Charles A. Williams

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To understand the genetic heterogeneity underlying developmental delay, we compared copy number variants (CNVs) in 15,767 children with intellectual disability and various congenital defects (cases) to CNVs in 8,329 unaffected adult controls. We estimate that ∼14.2% of disease in these children is caused by CNVs >400 kb. We observed a greater enrichment of(More)
OBJECTIVES Deletion 1p36 syndrome is a recently delineated disorder, considered to be the most common subtelomeric microdeletion syndrome (1 in 5000 newborns). 1p36.3 deletions account for 0.5% to 1.2% of idiopathic mental retardation; thus, knowledge about the condition is important for pediatricians caring for such patients. Despite 100 reported cases,(More)
In 1995, a consensus statement was published for the purpose of summarizing the salient clinical features of Angelman syndrome (AS) to assist the clinician in making a timely and accurate diagnosis. Considering the scientific advances made in the last 10 years, it is necessary now to review the validity of the original consensus criteria. As in the original(More)
BACKGROUND Angelman syndrome (AS) is a severe neurobehavioural disorder caused by defects in the maternally derived imprinted domain located on 15q11-q13. Most patients acquire AS by one of five mechanisms: (1) a large interstitial deletion of 15q11-q13; (2) paternal uniparental disomy (UPD) of chromosome 15; (3) an imprinting defect (ID); (4) a mutation in(More)
Familial idiopathic basal ganglia calcification (IBGC) or Fahr's disease is a rare neurodegenerative disorder characterized by calcium deposits in the basal ganglia and other brain regions, which is associated with neuropsychiatric and motor symptoms. Familial IBGC is genetically heterogeneous and typically transmitted in an autosomal dominant fashion. We(More)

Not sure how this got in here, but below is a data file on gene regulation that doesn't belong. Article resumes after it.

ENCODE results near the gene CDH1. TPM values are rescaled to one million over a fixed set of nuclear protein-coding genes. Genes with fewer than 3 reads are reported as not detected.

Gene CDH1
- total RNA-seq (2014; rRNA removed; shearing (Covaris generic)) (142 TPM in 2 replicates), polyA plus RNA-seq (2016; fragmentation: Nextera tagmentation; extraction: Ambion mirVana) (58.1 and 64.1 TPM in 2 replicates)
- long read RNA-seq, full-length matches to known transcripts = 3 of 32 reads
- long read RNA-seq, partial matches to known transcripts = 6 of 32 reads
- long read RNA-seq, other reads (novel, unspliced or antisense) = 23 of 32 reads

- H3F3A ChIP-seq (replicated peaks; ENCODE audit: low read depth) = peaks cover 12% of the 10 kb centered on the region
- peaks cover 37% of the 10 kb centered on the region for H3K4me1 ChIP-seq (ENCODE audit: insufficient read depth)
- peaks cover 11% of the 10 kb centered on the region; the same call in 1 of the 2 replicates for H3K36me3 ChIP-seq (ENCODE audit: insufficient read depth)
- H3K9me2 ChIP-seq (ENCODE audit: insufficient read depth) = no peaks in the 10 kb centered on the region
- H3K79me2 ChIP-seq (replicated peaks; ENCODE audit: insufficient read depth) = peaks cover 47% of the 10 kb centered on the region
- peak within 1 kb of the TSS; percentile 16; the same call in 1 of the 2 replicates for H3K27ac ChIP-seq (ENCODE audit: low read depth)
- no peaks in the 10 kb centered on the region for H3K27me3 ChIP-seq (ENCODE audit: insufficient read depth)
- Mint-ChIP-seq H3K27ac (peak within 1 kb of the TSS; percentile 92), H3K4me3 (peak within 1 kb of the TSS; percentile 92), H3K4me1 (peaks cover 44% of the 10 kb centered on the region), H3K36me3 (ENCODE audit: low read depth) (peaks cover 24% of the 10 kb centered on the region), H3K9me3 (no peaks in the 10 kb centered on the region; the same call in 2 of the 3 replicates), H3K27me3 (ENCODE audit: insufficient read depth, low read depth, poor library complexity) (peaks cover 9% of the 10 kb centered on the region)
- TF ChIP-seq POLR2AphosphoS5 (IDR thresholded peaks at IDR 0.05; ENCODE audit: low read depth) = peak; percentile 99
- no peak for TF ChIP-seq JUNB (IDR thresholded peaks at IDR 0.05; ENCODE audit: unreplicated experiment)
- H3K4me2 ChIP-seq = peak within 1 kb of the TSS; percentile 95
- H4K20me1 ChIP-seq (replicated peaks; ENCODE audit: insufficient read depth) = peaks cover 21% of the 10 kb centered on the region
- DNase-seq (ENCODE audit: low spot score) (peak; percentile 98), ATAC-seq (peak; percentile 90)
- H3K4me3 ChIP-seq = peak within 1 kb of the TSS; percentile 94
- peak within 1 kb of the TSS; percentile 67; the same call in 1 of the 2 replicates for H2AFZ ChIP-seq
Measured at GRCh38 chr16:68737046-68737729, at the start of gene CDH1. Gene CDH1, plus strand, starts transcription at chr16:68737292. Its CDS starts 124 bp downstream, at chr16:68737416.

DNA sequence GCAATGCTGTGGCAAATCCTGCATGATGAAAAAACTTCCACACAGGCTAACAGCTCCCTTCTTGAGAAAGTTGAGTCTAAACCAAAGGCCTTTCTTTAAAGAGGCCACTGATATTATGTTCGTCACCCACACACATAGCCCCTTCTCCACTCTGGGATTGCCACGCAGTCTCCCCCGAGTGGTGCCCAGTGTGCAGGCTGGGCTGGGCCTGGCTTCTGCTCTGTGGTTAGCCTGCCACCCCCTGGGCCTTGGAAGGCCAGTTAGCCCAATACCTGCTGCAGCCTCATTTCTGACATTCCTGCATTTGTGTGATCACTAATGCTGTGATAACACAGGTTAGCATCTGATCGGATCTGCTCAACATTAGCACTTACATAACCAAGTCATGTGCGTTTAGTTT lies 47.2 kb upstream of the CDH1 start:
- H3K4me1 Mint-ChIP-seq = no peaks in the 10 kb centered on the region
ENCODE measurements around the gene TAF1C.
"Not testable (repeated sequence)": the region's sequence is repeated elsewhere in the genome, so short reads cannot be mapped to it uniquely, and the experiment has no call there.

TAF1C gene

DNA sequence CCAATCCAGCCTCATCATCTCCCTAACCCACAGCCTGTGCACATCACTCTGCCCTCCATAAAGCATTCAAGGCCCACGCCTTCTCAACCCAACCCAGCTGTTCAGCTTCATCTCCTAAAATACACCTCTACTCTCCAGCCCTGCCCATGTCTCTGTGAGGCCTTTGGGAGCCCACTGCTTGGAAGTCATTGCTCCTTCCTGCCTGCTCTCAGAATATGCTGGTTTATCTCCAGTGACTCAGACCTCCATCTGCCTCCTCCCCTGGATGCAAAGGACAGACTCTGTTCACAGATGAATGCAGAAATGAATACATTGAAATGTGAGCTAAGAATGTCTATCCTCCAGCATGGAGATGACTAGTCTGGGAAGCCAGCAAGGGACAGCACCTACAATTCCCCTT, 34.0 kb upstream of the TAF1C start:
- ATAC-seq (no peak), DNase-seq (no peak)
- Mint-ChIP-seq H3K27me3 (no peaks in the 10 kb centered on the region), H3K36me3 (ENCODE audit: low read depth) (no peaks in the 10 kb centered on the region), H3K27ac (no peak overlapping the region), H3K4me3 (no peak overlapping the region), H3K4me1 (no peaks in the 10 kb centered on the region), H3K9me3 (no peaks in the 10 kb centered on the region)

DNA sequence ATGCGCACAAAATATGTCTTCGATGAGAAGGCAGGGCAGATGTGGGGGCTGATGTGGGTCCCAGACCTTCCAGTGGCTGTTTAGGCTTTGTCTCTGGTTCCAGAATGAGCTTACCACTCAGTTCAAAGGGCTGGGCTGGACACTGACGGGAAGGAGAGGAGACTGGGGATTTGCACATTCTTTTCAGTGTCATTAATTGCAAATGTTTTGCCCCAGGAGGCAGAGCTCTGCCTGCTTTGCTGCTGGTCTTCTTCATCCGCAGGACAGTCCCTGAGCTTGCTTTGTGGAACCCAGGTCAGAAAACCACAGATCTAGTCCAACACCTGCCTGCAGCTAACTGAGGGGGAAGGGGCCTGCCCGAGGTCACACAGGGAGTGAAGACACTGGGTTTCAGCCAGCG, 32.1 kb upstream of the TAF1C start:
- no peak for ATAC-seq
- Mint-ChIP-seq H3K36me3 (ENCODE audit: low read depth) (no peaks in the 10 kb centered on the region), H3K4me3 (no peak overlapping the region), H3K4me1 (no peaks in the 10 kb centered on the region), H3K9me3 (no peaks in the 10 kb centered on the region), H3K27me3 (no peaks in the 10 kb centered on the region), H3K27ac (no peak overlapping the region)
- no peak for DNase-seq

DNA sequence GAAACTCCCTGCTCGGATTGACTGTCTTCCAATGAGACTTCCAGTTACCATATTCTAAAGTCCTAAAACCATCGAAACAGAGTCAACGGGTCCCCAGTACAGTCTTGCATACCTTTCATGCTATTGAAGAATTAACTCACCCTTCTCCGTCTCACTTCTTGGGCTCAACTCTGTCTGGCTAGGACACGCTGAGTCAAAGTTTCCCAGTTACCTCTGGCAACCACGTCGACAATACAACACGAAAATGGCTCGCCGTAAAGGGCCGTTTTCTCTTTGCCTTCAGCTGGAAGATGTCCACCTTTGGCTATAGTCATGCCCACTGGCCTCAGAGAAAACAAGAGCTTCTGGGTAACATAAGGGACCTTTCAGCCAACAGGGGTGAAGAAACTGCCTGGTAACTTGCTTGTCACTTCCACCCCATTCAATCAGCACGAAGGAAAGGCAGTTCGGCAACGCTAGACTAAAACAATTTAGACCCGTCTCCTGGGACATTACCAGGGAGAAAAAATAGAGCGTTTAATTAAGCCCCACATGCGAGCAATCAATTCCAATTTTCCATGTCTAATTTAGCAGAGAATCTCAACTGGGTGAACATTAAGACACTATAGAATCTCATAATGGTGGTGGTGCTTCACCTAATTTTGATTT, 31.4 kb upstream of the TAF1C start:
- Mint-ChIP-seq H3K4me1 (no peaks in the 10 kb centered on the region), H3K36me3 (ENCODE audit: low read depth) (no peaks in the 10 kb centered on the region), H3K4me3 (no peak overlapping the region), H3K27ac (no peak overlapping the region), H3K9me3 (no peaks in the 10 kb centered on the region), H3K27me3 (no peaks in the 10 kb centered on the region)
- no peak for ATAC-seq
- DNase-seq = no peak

Prader-Willi syndrome (PWS) and Angelman syndrome (AS) are clinically distinct complex disorders mapped to chromosome 15q11-q13. They both have characteristic neurologic, developmental, and behavioral phenotypes plus other structural and functional abnormalities. However, the cognitive and neurologic impairment is more severe in AS, including seizures and(More)
PURPOSE The primary goal of this case study was to describe the speech, prosody, and voice characteristics of a mother and daughter with a breakpoint in a balanced 7;13 chromosomal translocation that disrupted the transcription gene, FOXP2 (cf. J. B. Tomblin et al., 2005). As with affected members of the widely cited KE family, whose communicative disorders(More)
The Angelman (AS) and Prader-Willi (PWS) syndromes are two clinically distinct disorders that are caused by a differential parental origin of chromosome 15q11-q13 deletions. Both also can result from uniparental disomy (the inheritance of both copies of chromosome 15 from only one parent). Loss of the paternal copy of 15q11-q13, whether by deletion or(More)
Neurofibromatosis type 1 (NF1) is one of the most common human autosomal dominant diseases. NF1 is characterized by café-au-lait spots (CLS), axillary freckles and Lisch nodules of the iris. Another hallmark of NF1 is the development of neurofibromas, benign tumours that arise from peripheral nerve sheaths. NF1 patients also have an increased incidence of(More)